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Gabrielle Union reveals the emotional conversation that convinced her to try surrogacy

Gabrielle Union, Image: Instagram @gabunion
Gabrielle Union, Image: Instagram @gabunion

“Why was I so willing to risk myself for a chance?”

Gabrielle Union has been very open about the infertility struggles she endured before welcoming her daughter, Kaavia James, via surrogate in 2018, including many unsuccessful rounds of IVF and miscarriages and health challenges.

Now Union is sharing another touching chapter of that story in her second volume of personal essays, titled You Got Something Stronger?, in which she discusses her difficult decision to go the surrogacy route.

In an intimate excerpt from the new book published by Time, Union reflects on her complicated and emotional surrogacy journey.

That includes details about how putting her relationship with Dwyane Wade above her own well-being initially made her resistant to the idea, as well as the pivotal conversation with him that finally convinced Union to pursue surrogacy.

Union reveals in the excerpt that her reproductive endocrinologist first told her surrogacy was her best option for having a healthy baby in 2016, given her adenomyosis (a condition that can cause severe period symptoms and fertility issues) and history of miscarriages.

But at the time Union was “not ready to do that.” She writes, “I wanted the experience of being pregnant. To watch my body expand and shift to accommodate this miracle inside me.”

After putting her body through a “hopeful and hopeless year” of unsuccessful rounds of IVF, Union was ready to take a hormone treatment for adenomyosis that could help increase her chance of carrying a baby to term. But it would also come with risks for serious side effects, like making her bones more susceptible to breaking.

Wade objected to the treatment, Union says, recounting the emotion-filled conversation with her husband that made her reconsider surrogacy. “It was something my husband said that changed my mind,” Union writes.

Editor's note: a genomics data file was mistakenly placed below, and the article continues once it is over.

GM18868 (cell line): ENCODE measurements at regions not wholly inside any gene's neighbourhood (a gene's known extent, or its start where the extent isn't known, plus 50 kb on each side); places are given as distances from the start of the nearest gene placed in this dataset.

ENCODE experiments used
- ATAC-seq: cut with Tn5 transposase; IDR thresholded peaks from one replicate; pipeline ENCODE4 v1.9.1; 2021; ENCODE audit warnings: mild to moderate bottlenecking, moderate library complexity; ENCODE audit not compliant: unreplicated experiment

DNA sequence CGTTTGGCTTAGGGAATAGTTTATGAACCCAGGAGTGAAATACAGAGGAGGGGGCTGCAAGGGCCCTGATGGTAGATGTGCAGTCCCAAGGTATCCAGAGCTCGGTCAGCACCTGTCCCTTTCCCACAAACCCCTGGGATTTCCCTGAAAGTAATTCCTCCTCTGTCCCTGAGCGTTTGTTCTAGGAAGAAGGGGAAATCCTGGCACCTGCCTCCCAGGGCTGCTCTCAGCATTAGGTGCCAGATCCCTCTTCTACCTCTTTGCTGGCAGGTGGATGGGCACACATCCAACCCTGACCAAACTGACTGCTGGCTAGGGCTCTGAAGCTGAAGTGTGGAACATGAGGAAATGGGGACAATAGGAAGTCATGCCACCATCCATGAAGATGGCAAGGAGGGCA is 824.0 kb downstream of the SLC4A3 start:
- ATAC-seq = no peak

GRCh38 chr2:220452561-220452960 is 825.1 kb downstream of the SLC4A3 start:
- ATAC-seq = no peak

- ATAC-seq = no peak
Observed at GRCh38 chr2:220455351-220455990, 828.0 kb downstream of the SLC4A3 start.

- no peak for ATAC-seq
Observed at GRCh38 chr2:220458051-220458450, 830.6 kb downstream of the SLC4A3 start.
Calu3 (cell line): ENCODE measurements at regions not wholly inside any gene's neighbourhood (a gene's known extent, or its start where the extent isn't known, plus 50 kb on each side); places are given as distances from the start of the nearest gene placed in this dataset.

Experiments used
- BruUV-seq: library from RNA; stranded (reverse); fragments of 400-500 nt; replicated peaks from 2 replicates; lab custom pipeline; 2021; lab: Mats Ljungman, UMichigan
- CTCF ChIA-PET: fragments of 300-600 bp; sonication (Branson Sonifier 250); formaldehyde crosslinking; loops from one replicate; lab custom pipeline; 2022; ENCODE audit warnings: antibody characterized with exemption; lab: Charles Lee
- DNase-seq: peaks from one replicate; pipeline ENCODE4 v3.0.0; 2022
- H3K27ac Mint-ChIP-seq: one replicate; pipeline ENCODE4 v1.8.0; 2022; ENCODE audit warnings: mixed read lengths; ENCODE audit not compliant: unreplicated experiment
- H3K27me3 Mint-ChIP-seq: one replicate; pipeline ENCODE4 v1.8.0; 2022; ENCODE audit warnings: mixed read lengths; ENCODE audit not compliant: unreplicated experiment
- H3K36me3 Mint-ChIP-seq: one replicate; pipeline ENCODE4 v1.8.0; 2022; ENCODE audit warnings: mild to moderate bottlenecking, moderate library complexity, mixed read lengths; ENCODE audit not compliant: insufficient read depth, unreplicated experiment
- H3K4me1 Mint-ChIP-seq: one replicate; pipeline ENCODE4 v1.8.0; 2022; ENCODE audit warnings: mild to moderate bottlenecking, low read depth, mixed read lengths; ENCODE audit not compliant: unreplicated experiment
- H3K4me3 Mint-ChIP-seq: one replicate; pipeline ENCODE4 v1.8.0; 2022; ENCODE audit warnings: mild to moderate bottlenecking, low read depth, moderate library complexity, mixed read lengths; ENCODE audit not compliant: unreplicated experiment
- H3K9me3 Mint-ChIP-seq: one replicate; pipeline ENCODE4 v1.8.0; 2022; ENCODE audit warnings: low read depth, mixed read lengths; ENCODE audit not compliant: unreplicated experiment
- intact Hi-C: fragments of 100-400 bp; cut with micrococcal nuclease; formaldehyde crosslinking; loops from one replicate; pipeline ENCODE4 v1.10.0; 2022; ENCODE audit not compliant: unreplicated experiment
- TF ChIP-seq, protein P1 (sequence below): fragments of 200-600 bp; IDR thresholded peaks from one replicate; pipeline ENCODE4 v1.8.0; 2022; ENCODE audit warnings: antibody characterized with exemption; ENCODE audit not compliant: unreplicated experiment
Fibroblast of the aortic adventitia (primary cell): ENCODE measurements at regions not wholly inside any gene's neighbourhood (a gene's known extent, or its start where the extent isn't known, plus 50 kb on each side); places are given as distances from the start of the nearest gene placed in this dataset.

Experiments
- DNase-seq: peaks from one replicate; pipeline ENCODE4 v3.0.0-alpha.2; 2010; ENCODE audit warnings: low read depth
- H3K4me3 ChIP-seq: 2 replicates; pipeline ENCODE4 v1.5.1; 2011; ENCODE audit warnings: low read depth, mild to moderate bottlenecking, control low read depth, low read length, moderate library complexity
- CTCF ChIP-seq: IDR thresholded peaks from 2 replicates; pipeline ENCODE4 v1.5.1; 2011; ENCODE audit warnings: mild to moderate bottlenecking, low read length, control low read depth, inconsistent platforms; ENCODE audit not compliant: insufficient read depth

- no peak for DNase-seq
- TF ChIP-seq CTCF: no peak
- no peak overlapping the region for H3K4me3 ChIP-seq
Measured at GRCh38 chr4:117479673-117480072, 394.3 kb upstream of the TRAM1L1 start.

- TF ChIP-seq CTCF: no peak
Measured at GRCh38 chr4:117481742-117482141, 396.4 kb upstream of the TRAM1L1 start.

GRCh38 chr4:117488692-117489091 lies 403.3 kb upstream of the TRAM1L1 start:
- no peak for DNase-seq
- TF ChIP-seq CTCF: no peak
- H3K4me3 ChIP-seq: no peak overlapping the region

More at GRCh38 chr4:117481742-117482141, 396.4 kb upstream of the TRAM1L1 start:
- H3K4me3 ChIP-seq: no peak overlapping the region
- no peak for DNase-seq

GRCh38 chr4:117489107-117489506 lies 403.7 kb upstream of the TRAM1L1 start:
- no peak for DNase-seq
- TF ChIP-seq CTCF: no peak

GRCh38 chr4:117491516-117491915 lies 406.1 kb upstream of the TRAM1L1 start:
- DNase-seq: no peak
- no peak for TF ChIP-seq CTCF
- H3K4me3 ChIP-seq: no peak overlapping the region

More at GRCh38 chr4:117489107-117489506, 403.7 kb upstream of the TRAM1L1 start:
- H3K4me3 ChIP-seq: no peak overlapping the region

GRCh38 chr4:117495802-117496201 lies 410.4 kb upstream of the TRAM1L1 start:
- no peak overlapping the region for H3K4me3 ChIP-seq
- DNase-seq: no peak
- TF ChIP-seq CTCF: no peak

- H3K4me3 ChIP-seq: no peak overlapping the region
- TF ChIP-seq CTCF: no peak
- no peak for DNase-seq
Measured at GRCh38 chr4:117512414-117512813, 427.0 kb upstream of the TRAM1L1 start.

“I told him I wanted to try the drug. Dwyane was quiet, then said, ‘You’ve done enough.’” When Wade told Union, “You’ve done enough,” he meant she had endured enough for the sake of their relationship, Union explains, including the physical toll of the IVF and miscarriages, as well as the devastating “trauma” of Wade’s having a child with another woman, conceived while he and Union were in a relationship, in 2013.

“I looked at D with an instantaneous white-hot rage,” Union recalls. “I was fighting with my husband about what was best for my body? Did he really think that surrogacy and a baby was our chance to set it right?” She continues, “He looked me in the eye.

‘As much as we want this baby, I want you,’ he said slowly. ‘We’ve lost too much in our relationship for me to be okay with encouraging you to do one more thing to your body and your soul.’”

At first, Wade's words felt “like an acknowledgment of failure,” Union writes. “Because at that point I would have sold my soul to get out of the endless cycle of loss. What was the going rate for souls? What was mine worth, anyway?

The experience of Dwyane having a baby so easily—while I was unable to—left my soul not just broken into pieces, but shattered into fine dust scattering in the wind.”

She continues, “So much of what made the decision so difficult was that if I didn’t submit to a surrogacy, then I was convinced I needed to let Dwyane go. Even if he didn’t want to, I had to let him find someone who could give him what he wanted.”

The conversation helped Union see that her feelings about carrying her own baby and surrogacy “weren’t originating from a healthy place.”

Her resistance to surrogacy—and willingness to still put her body through even more after the trauma of so many rounds of IVF and miscarriages—was rooted in putting the relationship she had worked so hard to repair above herself.

Union says she had similarly neglected her own self-care in the aftermath of their relationship rupture in 2013. “And now there I was, still putting my life second to some shared mission,” she writes.

“Why was I so willing to risk myself for a chance? If there was another way for me to bring my baby into the world, and have my health, why was it so hard for me to make peace with that?”

Family planning decisions are always highly personal, often complex, and deeply connected to a couple's relationship, as Union's story illustrates.

As Union writes, “Everyone comes to the decision differently.” Soon after making peace with the fact that surrogacy was the right choice for her, Union took her first step on a long, rocky journey that would ultimately lead to the birth of her baby girl in November 2018.

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